Eye conditions - Conjunctivitis
Conjunctivitis is a medical term used to describe redness and inflammation of the eye. Sometimes referred to as ‘red eye’ or ‘pink eye’ symptoms can include:
- Itchiness of the eye and surrounding area
- Watering of the eye
- A sticky coating on the eyelashes (often worse in the morning)
There are three main types of conjunctivitis; infective, allergic and irritant conjunctivitis. All types of conjunctivitis produce similar symptoms.
- Infective conjunctivitis is considered the most common type of conjunctivitis. Often, visits to a GP regarding eye health concerns are due to conjunctivitis. The infection can occur for viral or bacterial reasons.
- Allergic conjunctivitis is due to airborne pollen (often associated with hay fever) or an allergy to dust mites and animal fur. Sufferers of this type of conjunctivitis may also have symptoms of hay fever such as a runny nose, sneezing and throat sensitivity. It is not uncommon for people who have other allergies, such as asthma, to experience allergic conjunctivitis.
- Irritant conjunctivitis can occur when the eye is exposed to chemicals from aerosols, perfumes, deodorants, household cleaners and chlorinated water. It can also occur when the eye is irritated by a stray eyelash or from smoke and fumes. Contact dermatoconjunctivitis (irritation cause by eye drops or makeup) and giant papillary conjunctivitis (irritation resulting from the wearing of contact lenses or stitches in the eye) are two less common form of conjunctivitis.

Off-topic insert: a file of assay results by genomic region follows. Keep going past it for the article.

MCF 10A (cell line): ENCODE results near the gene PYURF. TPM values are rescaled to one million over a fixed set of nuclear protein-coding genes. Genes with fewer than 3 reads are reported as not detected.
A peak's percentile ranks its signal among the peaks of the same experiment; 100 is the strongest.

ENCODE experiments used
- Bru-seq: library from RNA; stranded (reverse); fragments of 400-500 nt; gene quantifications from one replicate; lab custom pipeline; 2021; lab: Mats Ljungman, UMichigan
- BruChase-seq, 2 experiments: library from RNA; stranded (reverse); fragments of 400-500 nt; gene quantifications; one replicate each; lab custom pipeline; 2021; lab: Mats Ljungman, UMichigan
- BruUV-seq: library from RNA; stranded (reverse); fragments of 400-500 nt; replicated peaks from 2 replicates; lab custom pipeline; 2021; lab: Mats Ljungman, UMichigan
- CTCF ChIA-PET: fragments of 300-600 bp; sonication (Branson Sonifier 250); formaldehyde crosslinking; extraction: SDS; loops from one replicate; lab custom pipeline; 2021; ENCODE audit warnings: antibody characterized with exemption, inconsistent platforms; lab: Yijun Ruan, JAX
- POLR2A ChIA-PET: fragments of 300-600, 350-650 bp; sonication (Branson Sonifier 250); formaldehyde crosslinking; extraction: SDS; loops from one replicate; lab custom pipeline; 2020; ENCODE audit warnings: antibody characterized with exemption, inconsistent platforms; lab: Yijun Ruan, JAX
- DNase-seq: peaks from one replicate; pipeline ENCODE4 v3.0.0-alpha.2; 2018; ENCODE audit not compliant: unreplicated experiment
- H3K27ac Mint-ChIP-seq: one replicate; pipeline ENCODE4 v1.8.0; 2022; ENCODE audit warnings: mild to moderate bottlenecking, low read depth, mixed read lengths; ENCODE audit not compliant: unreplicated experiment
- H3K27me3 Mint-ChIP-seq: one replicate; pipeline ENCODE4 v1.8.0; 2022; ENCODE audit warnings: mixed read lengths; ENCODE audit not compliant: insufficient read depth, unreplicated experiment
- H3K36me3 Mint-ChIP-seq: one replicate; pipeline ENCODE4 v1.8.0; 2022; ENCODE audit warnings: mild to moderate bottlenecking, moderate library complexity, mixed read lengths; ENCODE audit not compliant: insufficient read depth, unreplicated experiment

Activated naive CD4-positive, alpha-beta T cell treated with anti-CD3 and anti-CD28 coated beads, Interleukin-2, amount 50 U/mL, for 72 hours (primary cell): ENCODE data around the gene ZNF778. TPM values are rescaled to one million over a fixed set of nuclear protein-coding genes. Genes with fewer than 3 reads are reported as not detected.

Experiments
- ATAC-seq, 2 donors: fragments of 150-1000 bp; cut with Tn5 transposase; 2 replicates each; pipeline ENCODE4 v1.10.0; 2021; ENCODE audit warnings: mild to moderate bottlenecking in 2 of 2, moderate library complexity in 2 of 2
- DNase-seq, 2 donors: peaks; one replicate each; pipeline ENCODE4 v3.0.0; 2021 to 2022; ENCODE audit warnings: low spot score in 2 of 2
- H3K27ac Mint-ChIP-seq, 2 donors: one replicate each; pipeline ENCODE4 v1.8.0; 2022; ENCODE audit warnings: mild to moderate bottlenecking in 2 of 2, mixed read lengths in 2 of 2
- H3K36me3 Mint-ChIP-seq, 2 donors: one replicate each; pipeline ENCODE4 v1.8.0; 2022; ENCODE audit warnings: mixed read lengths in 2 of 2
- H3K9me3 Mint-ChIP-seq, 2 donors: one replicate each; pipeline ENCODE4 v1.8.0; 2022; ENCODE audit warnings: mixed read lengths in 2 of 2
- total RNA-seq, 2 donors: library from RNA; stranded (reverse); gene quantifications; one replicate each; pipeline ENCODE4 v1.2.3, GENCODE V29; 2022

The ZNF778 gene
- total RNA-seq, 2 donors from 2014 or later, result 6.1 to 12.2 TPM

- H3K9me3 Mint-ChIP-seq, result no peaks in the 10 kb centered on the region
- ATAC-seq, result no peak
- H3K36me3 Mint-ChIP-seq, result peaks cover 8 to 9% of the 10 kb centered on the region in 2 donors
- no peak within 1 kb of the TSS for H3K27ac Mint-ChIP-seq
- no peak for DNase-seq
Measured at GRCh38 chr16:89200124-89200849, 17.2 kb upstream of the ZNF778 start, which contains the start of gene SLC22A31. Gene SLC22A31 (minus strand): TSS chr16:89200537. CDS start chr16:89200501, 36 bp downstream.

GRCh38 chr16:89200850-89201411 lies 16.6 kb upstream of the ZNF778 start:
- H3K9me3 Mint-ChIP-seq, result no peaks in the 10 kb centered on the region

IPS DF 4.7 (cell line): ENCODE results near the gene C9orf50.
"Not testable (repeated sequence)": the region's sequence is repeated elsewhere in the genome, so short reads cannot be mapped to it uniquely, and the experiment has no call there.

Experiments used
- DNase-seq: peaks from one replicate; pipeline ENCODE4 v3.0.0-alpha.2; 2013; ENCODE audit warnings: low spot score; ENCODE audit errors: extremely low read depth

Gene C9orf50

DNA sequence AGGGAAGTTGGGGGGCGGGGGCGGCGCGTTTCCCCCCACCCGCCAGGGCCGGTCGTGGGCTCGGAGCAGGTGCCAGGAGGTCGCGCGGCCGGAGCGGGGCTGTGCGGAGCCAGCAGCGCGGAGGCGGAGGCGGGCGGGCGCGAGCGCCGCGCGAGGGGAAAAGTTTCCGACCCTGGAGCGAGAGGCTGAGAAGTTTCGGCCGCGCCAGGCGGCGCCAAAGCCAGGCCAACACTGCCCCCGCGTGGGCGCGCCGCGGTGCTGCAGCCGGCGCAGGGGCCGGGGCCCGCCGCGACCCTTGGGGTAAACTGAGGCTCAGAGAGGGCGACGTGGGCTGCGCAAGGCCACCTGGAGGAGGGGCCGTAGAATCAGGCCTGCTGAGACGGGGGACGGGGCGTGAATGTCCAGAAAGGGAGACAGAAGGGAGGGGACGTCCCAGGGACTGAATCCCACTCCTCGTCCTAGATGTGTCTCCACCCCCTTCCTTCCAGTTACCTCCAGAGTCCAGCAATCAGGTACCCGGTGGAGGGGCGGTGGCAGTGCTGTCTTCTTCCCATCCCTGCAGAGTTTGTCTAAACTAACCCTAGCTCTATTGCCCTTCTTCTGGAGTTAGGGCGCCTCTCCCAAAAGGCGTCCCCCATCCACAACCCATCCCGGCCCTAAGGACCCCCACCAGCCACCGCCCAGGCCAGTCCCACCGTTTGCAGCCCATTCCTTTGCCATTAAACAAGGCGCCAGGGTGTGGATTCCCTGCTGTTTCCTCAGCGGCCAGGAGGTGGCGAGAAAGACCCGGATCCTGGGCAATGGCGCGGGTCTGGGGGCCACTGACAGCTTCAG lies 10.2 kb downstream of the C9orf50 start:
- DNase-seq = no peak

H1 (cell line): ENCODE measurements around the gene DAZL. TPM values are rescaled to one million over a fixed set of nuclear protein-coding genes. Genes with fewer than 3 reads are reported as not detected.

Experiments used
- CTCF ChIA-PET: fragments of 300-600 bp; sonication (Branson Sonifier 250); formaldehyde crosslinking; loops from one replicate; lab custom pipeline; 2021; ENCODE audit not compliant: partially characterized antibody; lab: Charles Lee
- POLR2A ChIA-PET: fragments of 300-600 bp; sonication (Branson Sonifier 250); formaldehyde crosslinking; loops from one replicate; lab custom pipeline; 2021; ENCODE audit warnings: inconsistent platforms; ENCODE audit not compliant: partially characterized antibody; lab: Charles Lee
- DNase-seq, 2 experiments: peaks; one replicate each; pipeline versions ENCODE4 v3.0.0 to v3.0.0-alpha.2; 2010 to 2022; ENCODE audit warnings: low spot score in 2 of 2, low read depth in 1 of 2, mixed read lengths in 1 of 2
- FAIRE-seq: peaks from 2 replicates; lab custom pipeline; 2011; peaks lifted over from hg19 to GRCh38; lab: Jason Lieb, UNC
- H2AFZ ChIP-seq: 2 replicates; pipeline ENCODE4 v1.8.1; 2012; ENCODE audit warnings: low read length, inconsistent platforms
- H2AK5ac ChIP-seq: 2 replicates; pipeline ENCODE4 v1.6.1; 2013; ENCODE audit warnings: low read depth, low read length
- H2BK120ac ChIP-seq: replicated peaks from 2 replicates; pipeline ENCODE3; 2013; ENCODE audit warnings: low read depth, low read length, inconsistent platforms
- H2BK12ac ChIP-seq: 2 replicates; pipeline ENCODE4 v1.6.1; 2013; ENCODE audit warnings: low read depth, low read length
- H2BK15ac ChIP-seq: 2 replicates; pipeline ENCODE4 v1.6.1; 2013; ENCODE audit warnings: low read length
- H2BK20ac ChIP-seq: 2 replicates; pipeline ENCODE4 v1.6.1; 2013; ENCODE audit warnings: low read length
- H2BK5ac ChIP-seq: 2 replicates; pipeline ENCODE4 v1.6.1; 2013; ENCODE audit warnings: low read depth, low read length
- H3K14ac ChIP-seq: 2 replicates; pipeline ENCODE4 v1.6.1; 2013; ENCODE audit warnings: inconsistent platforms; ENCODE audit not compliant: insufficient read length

Treatment of conjunctivitis depends on the cause. Often conjunctivitis will clear up of its own accord and several self-help measures such a bathing the eye with cool water and washing hands regularly will help relieve symptoms. There is also a wide range of eye drops available either over the counter or on prescription that can help to alleviate the symptoms of eye allergies. If conjunctivitis is caused by an allergic reaction you may also be advised to use antihistamines (a drug which prevents symptoms of an allergic reaction from taking place) which are available in oral (a tablet or liquid taken by mouth) or eye drop form. But it is advisable to talk to your doctor who should be able to help you choose the best treatment.
Sources used in writing this article are available on request.
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Information written by the talkhealth team
Last revised: 30 November 2015
Next review: 30 November 2018